Michael Kleber-Diggs, author of the new poetry collection Worldly Things, talks about the writers that inspired him, freeing his writing from a plan, and the resiliency of the human spirit.
We get to define ourselves, and how we define ourselves is fluid and dynamic.
What’s your latest book, and can you share your Twitter pitch (in 140 characters or less)?
Worldly Things offers carefully crafted poems about family and the difficult and beautiful world the poet calls home. The poems are candid and personal and stubborn in their agitation for a just world.
What book inspired you to be a writer?
I can't credit one book. I loved reading as a kid. I remember being obsessed with James Herriot in middle school. I also remembered times when I did not read as much and being called back to my love of reading by books like The Great Gatsby, and Their Eyes Were Watching God and The Bluest Eye. Gwendolyn Brooks was a big part of why I wanted to be a poet.
What book do you constantly share/gift?
The book I have given as a gift more than any other book is The Autobiography of Malcolm X as told to Alex Haley. I can't think of a better life for illustrating a human being's potential to change the world or a better example of how adaptable and resilient people can be. We get to define ourselves, and how we define ourselves is fluid and dynamic.
Where do you write and where do you read?
I write in my kitchen a lot. I like the natural light there and the proximity to snacks. I read in bed a lot and in our living room. I also like to read on airplanes and any kind of train, really any kind of vehicle someone else is piloting.
What book coming out this year are you most excited to read?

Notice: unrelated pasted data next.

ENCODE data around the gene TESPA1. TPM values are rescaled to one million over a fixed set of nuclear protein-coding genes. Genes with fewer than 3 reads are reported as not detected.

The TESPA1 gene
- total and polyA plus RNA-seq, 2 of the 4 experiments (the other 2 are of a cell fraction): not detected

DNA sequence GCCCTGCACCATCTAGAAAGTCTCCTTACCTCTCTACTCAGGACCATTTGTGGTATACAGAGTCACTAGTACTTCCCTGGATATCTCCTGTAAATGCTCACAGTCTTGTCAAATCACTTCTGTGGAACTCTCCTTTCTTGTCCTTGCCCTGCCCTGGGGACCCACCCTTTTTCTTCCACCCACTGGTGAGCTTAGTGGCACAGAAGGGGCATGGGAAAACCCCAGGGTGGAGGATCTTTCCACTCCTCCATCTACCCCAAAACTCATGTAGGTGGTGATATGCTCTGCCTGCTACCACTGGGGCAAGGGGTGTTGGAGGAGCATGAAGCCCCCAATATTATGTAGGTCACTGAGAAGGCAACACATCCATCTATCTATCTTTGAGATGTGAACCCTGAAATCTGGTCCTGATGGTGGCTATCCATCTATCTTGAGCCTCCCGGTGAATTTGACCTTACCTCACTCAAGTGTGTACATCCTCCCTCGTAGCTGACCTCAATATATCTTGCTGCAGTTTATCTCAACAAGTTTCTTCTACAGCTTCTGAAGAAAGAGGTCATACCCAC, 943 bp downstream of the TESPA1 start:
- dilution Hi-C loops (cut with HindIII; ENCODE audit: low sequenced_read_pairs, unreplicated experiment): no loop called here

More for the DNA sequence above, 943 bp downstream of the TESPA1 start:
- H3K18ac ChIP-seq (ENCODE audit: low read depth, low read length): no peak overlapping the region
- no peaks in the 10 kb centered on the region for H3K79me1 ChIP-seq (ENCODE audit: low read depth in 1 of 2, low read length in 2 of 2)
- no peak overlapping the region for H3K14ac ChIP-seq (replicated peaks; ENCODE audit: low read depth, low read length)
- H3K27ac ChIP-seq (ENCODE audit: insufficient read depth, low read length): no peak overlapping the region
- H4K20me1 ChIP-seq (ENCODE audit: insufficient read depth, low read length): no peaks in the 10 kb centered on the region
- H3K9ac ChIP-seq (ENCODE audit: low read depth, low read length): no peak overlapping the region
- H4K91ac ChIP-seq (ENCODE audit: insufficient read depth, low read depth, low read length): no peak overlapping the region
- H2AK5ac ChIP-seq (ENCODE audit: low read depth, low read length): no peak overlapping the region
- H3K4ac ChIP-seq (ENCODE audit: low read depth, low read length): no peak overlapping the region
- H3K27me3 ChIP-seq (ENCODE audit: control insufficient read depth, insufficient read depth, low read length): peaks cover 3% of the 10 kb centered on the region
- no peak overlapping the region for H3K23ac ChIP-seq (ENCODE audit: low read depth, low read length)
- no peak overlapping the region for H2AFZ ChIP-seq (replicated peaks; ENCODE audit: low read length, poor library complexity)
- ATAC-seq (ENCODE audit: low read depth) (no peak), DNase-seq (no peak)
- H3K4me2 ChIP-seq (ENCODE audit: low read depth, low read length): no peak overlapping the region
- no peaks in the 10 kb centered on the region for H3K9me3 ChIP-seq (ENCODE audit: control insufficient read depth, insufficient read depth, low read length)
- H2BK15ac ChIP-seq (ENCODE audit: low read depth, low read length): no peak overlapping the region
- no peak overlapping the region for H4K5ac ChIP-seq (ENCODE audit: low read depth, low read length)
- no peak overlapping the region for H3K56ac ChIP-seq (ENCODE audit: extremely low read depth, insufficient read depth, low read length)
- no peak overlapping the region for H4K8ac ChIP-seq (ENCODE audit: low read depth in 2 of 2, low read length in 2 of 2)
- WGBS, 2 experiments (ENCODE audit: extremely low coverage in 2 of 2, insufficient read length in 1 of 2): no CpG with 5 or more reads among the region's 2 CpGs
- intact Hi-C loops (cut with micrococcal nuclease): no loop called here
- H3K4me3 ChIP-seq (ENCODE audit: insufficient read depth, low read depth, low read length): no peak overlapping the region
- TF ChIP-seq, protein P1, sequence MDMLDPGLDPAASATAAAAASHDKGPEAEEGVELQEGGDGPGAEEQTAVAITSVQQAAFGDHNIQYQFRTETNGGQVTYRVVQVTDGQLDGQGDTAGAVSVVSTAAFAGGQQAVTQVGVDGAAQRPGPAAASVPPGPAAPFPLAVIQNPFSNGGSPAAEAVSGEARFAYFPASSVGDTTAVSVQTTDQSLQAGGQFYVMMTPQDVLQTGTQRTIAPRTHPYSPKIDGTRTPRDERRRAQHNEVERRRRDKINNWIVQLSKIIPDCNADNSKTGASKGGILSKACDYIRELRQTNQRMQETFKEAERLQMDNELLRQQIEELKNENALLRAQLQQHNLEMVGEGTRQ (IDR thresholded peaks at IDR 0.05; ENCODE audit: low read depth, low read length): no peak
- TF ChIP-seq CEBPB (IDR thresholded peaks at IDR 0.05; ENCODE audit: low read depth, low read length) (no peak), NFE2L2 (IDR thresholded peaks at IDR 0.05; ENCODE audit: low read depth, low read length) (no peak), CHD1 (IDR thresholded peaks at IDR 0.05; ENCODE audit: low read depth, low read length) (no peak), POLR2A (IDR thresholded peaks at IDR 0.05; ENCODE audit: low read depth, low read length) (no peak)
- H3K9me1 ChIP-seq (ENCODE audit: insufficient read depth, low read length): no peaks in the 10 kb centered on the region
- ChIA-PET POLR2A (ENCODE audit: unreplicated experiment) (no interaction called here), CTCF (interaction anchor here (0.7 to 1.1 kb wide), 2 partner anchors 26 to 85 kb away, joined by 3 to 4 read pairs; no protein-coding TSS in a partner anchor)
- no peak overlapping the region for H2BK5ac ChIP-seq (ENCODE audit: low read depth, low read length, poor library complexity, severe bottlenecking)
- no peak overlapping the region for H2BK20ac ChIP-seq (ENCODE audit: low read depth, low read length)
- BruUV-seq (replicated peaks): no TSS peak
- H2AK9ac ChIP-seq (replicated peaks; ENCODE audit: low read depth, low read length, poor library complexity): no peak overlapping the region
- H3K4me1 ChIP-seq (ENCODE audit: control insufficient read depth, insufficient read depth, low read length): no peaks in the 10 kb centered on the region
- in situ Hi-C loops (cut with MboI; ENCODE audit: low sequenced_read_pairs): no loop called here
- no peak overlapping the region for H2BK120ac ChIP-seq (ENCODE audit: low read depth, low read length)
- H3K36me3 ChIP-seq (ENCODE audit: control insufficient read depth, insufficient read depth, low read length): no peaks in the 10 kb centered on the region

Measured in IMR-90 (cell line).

It's a tie. Sho by Douglas Kearney and Dead Reckoning by Jude Nutter.
Name one author whose books you never miss.
Just one!?! Okay: Claudia Rankine.
What are you working on now? How is it similar to/different from work you’ve done in the past?
It took me a while to arrive at this plan, but here's my plan: I have no plan. After finishing the last edits on Worldly Things, I stared to think, "What's next?" I was wondering if I'd work on a book of poems or a book of essays. As I walked around thinking about it, it occurred to me that I don't have to choose. My plan is to write and worry about what those writings become later.
What do you want to see more of in contemporary writing?
Experiences. I want to see more experiences and perspectives and cultures and voices and approaches represented in contemporary writing.
Write or read? Pick one.
No. I will not do it. Death first!
What’s the last book you checked out from the library?
It was The Kingdom by Jo Nesbø. I loved it. I love his work in general, and I read a lot of his dark Scandinavian crime novels in the summer or when I'm traveling.